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Indian equities lag as elections loom

Cherry Reynard  |  09 Apr 2019Text size  Decrease  Increase  |  
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Having been an oasis of calm amid the emerging market rout in 2018, India has had a dismal run in recent months. While other emerging markets have powered ahead, India has been laid low by fears that its reform agenda could be derailed by upcoming elections. Are those fears justified? And could there also be risks for other Asian nations facing elections this year?

Emerging markets have been on an exciting ride since September of last year. Not only are emerging market indices up by over 10 per cent, but they have performed well at a time when developed markets were struggling. This is rare; emerging markets are usually seen as a warrant on global growth.

The one exception has been India. The Indian market is around 11 per cent behind the wider MSCI Emerging markets index for the year to date. Part of the problem has been the upcoming elections, scheduled to be held in seven phases from April 11 to May 19. While there has been little doubt that the current Prime Minister Narendra Modi would be returned to power, the fear has been that a smaller majority would impede his ability to enact reform.

Ewan Thompson, co-head of emerging markets at Neptune, said: “India was one of the better performing emerging markets under the period of quantitative easing in the West. It has had a good domestic reform story under Modi and the Bharatiya Janata Party (BJP). At the end of last year, polls emerged suggesting there would be a close finish in the elections. This would result in a coalition where further reforms could be difficult.”

The oil price was also an issue. India remains dependent on external sources of oil. As the oil price rose in the first half of 2018, there were concerns that this would derail India’s punchy economic growth, currently running at over 7 per cent a year.

Short-term volatility

However, the more recent spat with Pakistan over the Kashmir militant attack seems to have bolstered support for the government once again. Equally, Ian Hargreaves, co-head of Invesco Asian & Emerging Equity team, believes the concerns over a weaker Modi government may have been over-played: “There may be some short-term volatility should the BJP return without a convincing majority, but there is not likely to be any significant change in economic policy. Any election-related market volatility is not likely to detract from the strength of India’s longer-term macro outlook and growth prospects.”

India has already achieved significant reform, the effects of which are starting to be felt today. From the Goods and Services tax, which has reduced the cost of doing business, to the de-monetisation episode, which brought money out of the black market and into the mainstream economy, to efforts to tackle corruption, Modi’s reforms have boosted the Indian economy. The most important step from here is infrastructure spending and the capital investment cycle, says Thompson.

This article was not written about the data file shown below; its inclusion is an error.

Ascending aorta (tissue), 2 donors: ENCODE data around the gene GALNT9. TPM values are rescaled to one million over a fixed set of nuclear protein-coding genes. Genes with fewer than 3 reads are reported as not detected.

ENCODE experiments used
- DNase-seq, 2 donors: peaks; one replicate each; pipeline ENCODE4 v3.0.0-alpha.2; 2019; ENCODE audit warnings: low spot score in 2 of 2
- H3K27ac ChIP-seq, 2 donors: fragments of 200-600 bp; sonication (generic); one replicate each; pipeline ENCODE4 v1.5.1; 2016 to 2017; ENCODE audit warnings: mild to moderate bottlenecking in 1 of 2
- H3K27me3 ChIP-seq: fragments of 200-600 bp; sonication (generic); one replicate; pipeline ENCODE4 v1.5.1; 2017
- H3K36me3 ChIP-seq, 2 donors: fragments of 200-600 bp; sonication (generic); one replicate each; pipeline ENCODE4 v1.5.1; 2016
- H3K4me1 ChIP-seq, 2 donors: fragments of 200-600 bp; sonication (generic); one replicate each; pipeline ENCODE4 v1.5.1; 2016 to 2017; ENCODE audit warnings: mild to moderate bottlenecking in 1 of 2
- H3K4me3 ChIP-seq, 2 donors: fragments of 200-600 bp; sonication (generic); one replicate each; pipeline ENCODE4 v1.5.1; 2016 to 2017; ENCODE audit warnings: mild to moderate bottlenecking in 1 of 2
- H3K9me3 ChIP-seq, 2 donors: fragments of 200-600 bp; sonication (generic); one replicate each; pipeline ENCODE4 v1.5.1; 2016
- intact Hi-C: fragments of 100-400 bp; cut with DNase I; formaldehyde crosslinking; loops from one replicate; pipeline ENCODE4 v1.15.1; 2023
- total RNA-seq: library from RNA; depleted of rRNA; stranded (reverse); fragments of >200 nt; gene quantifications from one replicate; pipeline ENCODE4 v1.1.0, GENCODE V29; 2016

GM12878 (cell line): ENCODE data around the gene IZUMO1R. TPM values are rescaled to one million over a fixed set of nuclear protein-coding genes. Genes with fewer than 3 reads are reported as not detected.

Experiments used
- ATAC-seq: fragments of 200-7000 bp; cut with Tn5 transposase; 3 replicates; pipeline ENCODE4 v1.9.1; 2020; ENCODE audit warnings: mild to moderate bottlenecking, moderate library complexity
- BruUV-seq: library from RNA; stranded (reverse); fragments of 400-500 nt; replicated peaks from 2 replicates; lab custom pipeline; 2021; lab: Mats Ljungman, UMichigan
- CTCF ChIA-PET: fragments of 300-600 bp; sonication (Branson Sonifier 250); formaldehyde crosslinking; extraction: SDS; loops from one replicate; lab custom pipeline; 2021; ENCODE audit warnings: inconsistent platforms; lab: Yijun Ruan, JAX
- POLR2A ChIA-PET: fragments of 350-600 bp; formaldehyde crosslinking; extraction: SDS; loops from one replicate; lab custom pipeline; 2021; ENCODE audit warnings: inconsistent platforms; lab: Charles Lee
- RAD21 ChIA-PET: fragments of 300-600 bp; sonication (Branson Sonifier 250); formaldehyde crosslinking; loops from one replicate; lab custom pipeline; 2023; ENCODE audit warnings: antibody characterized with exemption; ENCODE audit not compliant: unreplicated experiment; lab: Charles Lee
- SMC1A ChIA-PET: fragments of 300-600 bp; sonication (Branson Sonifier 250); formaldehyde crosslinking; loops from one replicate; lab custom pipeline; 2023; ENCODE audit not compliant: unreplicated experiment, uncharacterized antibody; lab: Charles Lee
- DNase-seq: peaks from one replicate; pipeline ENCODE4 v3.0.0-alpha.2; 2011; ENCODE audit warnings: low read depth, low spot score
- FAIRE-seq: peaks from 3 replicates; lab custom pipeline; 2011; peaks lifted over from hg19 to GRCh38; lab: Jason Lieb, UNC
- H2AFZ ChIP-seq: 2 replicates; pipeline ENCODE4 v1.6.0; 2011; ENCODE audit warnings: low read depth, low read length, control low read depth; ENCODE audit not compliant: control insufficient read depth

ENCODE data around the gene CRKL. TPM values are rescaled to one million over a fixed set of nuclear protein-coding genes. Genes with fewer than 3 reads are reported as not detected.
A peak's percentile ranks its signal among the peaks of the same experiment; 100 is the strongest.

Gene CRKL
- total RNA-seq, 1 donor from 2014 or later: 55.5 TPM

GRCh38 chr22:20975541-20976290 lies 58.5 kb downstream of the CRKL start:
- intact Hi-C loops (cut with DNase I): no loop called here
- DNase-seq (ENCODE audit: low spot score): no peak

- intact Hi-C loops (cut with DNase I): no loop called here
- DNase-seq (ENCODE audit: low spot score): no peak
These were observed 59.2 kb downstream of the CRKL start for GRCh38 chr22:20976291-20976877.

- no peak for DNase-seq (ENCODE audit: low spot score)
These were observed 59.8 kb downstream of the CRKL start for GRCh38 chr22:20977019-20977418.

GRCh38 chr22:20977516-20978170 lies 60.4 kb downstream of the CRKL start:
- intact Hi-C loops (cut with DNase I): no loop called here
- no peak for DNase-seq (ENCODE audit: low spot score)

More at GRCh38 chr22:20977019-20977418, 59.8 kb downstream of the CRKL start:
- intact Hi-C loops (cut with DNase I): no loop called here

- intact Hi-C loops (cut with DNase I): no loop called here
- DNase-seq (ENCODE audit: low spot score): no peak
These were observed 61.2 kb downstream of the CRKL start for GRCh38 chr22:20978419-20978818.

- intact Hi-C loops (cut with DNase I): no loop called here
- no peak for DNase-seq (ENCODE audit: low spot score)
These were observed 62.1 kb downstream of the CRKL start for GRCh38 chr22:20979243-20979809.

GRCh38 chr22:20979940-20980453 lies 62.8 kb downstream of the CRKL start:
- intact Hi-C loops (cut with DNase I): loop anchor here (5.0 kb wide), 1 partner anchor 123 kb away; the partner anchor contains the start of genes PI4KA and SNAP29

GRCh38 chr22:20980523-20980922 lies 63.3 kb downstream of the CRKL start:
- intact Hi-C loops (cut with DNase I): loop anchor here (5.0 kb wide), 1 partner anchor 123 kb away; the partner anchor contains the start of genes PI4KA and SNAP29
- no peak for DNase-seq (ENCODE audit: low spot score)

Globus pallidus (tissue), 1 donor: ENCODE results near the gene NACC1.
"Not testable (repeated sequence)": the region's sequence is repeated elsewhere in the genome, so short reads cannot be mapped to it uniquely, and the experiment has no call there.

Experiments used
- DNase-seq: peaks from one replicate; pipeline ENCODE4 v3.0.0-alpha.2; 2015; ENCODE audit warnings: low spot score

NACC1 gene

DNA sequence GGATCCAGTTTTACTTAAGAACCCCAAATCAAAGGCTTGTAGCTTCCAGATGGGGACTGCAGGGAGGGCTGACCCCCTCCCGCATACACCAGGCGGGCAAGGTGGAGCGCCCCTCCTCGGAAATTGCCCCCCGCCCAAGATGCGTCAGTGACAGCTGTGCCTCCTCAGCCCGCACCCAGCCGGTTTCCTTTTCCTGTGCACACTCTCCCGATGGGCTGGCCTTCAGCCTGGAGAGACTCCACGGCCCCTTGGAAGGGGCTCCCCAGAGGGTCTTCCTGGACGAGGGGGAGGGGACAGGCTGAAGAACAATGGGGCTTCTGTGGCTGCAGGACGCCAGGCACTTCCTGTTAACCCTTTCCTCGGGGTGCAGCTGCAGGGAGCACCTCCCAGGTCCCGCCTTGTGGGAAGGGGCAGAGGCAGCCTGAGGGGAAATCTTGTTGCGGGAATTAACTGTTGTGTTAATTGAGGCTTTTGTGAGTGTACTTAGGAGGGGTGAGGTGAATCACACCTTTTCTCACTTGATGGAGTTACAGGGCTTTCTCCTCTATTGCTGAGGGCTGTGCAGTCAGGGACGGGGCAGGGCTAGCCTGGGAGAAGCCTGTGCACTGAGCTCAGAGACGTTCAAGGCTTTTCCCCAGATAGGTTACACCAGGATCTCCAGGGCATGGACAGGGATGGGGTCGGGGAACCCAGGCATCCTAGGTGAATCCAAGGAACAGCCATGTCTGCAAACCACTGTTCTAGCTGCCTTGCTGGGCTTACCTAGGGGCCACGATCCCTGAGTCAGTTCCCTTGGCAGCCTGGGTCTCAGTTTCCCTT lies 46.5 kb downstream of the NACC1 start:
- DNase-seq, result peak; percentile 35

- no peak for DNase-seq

Thailand has had its own problems. Its elections – the first since the military coup seven years ago – did not bring a definitive result, with two parties claiming the right to govern and the electoral commission refusing to announce the official result. The system had been heavily rigged in favour of the military and polling data was erratic. However, fund managers believe the country’s economic growth will remain undisturbed. Orsen Karnburisudthi, a manager on the Aberdeen Thai investment trust (ANW), pointed out that the dictatorship has presided over strong economic growth and all the emerging candidates have a pro-business agenda and recognise the importance of continued growth in the Thai economy. The country has dealt with political uncertainty for some time.

Thailand and Vietnam could prosper

For Indonesia, the outcome of the election looks clearer. Incumbent President Joko Widodo still commands a strong lead over challenger Prabowo Subianto. Both are promising more jobs, stable prices and higher economic growth, and the election appears to offer little scope for any major surprises.

In the end, it more likely to be other factors that determine the success or otherwise of these economies. Hargreaves says: “With both a fiscal and a current account deficit, last year’s relaxation in dollar strength and fall in oil prices which triggered market turbulence actually proved beneficial to India. The domestic economy is also perceived to be less sensitive to ongoing US-China trade disputes, an issue which has impacted on other regional markets.” Countries such as Thailand and Vietnam may be beneficiaries of the ongoing trade dispute, as companies move manufacturing away from China to alternative cheap labour locations.

Ultimately, the Asian elections will create some noise in financial markets, but the results are unlikely to derail the growth story for the countries themselves. Asia appears to have self-sustaining growth, whatever the political weather.

is a financial journalist writing for Morningstar.co.uk.

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